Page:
storing number with 2 decimal place
how to make sure sqlite3 store number as 0.00 instead or 0.0 as always. tq for helping.
Save it as string.
create table t(s); insert into t values(printf('%.2f',0)); select * from t;
What is wrong with storing 0.0 ? One can also get the two decimals when doing the query:
insert into t values(5.0/3); sqlite> select * from t; 0.00 1.66666666666667 sqlite> select printf('%.2f',s) from t; 0.00 1.67 sqlite>
Nothing wrong with it. But the OP asked how to store that way.
(11) By Larry Brasfield (LarryBrasfield) on 2020-06-14 20:13:37 in reply to 10 [link] [source]
Yes, that was the OP's request. But we do problem posers no great favor, when they appear to be laboring under misconception(s), by unquestioningly answering only their bare questions when it is apparent they probably need to reframe the issues and reconsider what the problem really is. So, "What is wrong with storing 0.0?" is very apropos, whereas the suggestion that '0.00' be stored (as TEXT) has a good chance of mystifying somebody who can confuse 0.00 with 0.0 (which are floating point literals in this context.)
Why not store it as a number? Displaying to the user is not the business of the storage layer.
tq for your help. I did that and when display it just show with 1 digit decimal. Exmple I store 200.00 and when recall it just show 200.0. I am using python3 to store data in sqlite3 database and list display using tkinter TTK. I cross check with sqlite db browser also show 200.0! appreciate you help.
(6) By Larry Brasfield (LarryBrasfield) on 2020-06-14 12:02:32 in reply to 5 [link] [source]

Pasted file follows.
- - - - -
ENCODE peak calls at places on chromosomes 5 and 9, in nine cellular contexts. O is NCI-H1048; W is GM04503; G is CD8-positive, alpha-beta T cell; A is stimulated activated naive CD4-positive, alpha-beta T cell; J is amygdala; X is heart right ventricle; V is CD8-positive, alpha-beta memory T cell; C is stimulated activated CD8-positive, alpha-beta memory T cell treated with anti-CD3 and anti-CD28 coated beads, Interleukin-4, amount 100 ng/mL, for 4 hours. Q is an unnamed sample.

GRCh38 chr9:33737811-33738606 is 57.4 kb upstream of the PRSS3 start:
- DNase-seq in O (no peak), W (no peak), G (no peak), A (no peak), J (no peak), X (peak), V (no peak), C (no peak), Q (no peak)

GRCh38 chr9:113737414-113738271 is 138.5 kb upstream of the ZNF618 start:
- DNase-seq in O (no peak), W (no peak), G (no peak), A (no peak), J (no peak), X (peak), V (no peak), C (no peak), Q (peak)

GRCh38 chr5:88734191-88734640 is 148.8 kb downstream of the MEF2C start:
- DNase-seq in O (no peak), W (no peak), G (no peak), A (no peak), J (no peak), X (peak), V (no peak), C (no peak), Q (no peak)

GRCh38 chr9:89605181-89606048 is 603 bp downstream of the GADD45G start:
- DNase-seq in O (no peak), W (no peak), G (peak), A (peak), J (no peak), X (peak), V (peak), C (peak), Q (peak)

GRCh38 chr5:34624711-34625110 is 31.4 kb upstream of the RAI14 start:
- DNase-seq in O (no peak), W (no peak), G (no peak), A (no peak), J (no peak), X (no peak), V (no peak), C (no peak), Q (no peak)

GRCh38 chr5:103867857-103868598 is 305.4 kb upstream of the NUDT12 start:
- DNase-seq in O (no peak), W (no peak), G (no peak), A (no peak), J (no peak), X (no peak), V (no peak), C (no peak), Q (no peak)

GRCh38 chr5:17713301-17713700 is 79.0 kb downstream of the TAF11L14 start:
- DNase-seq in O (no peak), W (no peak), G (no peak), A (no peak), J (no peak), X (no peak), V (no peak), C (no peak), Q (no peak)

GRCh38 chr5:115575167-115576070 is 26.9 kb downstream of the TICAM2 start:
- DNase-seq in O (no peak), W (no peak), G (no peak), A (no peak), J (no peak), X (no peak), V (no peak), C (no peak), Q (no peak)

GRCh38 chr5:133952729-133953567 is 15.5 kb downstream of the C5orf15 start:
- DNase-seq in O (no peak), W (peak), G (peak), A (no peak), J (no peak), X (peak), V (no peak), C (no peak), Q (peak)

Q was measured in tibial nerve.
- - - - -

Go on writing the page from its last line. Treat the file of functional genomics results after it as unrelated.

Your immediate difficulty can be cured by using printf(...) to display the value stored in your database. See the link for details. Or, more precisely: Visit the linked web page and read the specified section.
In the longer term, you need to think about how 2.0 differs from 2.00, which is not a simple matter if you consider representation, manifestation, interpretation, rendering, and "reality" to be independent concepts. Think hard about that, do some study, and you should find these issues much easier to deal with.
If '2.00' is not identical to '2.0' and '2' then you're not handling numbers, you're handling strings. You have two easy options, both of which are computationally sound .
Do all your handling of whatever '2.00' is using string variables. That means declaring string variables in whatever programming language you're using, declaring a
TEXTcolumn in the SQLite database, etc..
Do all your handling of whatever '2.00' using integers, with the number multiplied by 100. That means declaring integer variables in whatever programming language you're using, declaring an
INTEGERcolumn in the SQLite database, and doing programming to print the number divided by 100 to two places when you want to print it. This is the normal way computers handle amounts of money with a one-hundredth base.
+1 for adding the markup for
'<code>' to the available Markup commands.
Do all your handling of whatever '2.00' using integers, with the number multiplied by 100. That means declaring integer variables in whatever programming language you're using, declaring an INTEGER column in the SQLite database, and doing programming to print the number divided by 100 to two places when you want to print it. This is the normal way computers handle amounts of money with a one-hundredth base.
This is a fallacy and useful only for addition and subtraction. Multiplication and division introduce other problems and need to be carried out using "exactly rounded" arithmetic. That means computing the result "exactly" and then "rounding" to the precision required. This cannot be done with integer arithmetic. You require scaled arithmetic (floating point) in order to be able to do that.
The most commonly available format for "scaled arithmetic" today is floating point, and the most common variant is base 2, usually called Binary Floating Point, though there are other bases available, such as base 10 and base 16. However base 2 has specific advantages over using other bases.
Some languages directly support fixed precision scaled types, for example COBOL, which carries out (with runtime library support) "exactly rounded" arithmetic without the necessity of the programmer knowing what they are doing.